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Washington Governor Signs Ban On Native American Mascots

The law prohibits schools from using Native American names, symbols, and imagery as mascots, logos or team names.
Jun 25, 2014: Native Americans protest the use of the Chief Wahoo mascot by the Cleveland Indians Major League Baseball team outside a regular season game between the Cleveland Indians and the Arizona Diamondbacks at Chase Field.
Doug James/Icon SMI/Corbin/Icon Sportswire via Getty Images

Washington Governor Jay Inslee on Monday signed a bill banning Native American mascots at most public schools in the state.

The law prohibits schools from using Native American names, symbols, and imagery as mascots, logos, or team names unless a tribal government has approved the proposal.

“This bill will end the disrespectful use of Native American imagery in our public schools,” Inslee, a Democrat, said at a signing ceremony for the bill in Olympia, Washington.

The bill also requests that the Office of the Superintendent of Public Instruction establish a grant program to assist schools with the potential costs associated with altering names and imagery. The ban takes effect on January 1 of next year, and schools using Native American imagery or names must come up with a new mascot by Dec. 31. As of 2022, affected schools will not be able to purchase uniforms with the old mascot or name.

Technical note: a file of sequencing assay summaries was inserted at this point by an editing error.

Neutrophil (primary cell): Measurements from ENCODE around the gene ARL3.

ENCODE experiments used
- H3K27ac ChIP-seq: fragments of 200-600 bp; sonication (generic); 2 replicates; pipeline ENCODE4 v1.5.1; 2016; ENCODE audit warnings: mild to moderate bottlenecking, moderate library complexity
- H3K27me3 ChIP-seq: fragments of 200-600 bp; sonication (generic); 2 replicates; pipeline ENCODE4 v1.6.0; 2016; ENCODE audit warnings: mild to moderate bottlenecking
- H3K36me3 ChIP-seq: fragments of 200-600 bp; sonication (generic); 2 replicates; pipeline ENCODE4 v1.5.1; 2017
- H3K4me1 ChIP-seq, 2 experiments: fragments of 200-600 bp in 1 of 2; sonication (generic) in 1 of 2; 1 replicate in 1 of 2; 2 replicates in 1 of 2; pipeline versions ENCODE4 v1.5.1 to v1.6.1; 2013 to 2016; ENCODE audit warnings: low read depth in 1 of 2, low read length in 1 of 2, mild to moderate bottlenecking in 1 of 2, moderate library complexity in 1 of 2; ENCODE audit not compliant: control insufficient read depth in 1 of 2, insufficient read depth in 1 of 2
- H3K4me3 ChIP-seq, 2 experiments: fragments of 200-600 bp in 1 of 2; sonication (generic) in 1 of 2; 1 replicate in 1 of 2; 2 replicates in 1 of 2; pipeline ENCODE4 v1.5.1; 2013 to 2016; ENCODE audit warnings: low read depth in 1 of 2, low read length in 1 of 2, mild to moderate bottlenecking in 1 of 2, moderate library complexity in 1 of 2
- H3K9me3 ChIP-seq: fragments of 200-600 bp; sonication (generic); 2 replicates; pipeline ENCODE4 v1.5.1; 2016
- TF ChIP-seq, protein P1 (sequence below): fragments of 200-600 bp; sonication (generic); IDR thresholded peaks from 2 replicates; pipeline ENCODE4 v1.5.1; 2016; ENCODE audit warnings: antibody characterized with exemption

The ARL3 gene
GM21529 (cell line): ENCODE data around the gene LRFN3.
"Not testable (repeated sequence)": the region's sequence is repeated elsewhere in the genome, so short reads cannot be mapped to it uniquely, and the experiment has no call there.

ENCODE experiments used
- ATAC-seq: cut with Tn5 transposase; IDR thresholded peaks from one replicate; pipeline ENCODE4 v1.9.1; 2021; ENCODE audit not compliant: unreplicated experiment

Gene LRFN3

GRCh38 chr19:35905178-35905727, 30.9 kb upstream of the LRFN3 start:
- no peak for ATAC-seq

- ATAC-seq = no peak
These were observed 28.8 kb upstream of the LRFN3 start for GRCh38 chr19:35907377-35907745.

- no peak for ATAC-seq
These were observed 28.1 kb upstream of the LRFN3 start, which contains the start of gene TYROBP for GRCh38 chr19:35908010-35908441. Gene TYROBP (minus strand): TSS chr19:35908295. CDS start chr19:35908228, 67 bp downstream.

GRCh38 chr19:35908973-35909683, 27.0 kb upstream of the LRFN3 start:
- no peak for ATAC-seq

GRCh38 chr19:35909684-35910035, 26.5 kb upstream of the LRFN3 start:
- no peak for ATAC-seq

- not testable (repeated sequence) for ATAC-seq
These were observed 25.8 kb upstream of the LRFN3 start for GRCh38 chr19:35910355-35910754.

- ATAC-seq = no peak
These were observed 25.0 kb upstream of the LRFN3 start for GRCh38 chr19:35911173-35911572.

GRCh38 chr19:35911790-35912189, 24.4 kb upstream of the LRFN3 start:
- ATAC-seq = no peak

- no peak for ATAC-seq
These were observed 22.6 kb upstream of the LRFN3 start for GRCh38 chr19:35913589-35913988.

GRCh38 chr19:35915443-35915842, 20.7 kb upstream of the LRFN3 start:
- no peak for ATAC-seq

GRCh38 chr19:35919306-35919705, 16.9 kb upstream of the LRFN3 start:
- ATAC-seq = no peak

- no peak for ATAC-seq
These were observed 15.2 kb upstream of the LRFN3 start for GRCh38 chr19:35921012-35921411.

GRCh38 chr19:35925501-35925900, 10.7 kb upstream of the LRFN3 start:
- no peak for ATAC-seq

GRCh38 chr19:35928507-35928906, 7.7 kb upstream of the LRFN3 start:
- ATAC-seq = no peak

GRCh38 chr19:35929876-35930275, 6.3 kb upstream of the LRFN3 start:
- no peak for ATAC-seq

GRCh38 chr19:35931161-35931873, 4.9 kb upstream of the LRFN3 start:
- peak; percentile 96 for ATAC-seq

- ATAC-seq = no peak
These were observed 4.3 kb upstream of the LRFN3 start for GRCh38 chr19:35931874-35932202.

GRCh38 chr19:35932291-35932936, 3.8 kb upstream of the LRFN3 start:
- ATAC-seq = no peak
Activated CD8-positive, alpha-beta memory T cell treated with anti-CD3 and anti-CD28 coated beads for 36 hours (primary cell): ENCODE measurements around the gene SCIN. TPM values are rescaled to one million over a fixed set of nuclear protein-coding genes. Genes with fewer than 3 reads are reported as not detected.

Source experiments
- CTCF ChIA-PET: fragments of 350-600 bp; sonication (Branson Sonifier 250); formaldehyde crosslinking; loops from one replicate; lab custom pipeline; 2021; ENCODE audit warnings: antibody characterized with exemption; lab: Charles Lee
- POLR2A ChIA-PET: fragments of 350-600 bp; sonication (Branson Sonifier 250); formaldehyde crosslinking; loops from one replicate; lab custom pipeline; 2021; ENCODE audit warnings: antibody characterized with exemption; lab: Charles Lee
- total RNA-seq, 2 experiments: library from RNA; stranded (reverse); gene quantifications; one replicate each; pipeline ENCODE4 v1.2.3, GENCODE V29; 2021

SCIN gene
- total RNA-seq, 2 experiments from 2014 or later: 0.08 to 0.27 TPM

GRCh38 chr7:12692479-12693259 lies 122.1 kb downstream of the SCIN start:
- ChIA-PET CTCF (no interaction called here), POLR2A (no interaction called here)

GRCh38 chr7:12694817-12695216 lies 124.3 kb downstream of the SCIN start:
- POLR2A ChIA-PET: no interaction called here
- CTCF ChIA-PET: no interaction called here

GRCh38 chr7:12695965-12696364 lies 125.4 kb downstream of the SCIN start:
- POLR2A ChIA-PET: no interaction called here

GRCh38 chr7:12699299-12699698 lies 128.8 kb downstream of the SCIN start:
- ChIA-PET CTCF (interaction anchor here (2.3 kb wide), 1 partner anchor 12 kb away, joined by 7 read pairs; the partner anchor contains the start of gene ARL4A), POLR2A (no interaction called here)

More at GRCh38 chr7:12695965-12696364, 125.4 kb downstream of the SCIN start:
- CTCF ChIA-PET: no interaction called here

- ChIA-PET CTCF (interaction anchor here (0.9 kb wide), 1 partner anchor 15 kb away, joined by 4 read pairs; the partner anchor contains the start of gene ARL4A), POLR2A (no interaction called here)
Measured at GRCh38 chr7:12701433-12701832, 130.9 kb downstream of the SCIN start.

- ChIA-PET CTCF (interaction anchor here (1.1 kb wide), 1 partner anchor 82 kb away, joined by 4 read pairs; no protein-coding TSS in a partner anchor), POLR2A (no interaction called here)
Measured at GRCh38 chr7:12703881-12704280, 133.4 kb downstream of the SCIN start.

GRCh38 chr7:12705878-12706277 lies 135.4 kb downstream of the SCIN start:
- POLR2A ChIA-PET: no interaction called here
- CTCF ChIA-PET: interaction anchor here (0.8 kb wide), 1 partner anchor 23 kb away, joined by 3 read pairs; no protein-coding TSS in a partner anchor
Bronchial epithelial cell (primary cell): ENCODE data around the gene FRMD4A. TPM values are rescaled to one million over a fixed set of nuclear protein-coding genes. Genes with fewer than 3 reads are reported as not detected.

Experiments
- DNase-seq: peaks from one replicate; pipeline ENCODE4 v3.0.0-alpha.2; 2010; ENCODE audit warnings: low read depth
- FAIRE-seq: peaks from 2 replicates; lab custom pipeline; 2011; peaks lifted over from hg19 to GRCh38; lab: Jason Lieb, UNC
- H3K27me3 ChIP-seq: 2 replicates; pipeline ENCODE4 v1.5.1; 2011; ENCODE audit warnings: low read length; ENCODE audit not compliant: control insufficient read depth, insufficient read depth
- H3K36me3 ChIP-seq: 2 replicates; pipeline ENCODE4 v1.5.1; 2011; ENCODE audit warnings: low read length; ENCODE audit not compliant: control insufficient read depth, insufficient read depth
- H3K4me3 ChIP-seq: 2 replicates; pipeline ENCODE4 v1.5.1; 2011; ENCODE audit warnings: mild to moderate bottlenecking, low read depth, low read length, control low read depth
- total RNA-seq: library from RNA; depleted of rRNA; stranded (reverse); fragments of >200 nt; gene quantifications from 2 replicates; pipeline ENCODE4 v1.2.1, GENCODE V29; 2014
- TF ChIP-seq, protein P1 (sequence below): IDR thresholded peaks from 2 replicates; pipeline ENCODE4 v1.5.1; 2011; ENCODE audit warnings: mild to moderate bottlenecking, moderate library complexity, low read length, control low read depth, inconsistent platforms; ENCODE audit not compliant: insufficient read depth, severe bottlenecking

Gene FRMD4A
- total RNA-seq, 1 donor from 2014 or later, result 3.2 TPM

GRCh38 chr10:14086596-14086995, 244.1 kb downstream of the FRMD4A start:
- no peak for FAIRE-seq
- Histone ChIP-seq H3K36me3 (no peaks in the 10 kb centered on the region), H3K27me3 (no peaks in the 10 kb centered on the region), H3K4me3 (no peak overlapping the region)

The measure passed the state Senate on April 6 and the state House on April 12.

The new law comes as several high-profile organizations with Native American mascots take steps to change their imagery.

Last month, the Cleveland Indians of the MLB announced that headdresses or facepaint “styled in a way that references or appropriates American Indian cultures or traditions,” are prohibited at games. Fans who violate the new policy face ejection from the stadium or the refusal of admission.

The Indians still allow fans to wear attire featuring Chief Wahoo, the team’s original mascot, the grinning, red-faced cartoon caricature of a Native American chief which the team has used since 1947. The mascot, which has sparked complaints for decades, was removed from players’ uniforms in 2018, though the franchise still sells merchandise with the Chief Wahoo logo. The team is also in the process of changing its name from “Indians,” to a “new, non-Native American based name,” MLB said.

The Kansas City Chiefs implemented a similar policy last year, prohibiting fans from attending NFL games in Arrowhead Stadium if they were donning headdresses or face paint based on Native American culture.

In July, Washington, D.C.’s NFL team announced that it will no longer go by the name “Redskins,” but will instead be known as the “Washington Football Team” until a new name is chosen.

“We encourage fans, media and all other parties to use ‘Washington Football Team’ immediately,” the team said in a statement at the time.

The Atlanta Braves, another team accused of using racist Native American imagery, have so far made no significant moves to change their team name. According to the organization, it has discussed the issue with Native American groups and “through our conversations, changing the name of the Braves is not under consideration or deemed necessary.”

However, the Braves are considering chopping “the chop,” the tomahawk motion fans make at games, saying that the controversial tradition is “one of the many issues that we are working through with the advisory group”.

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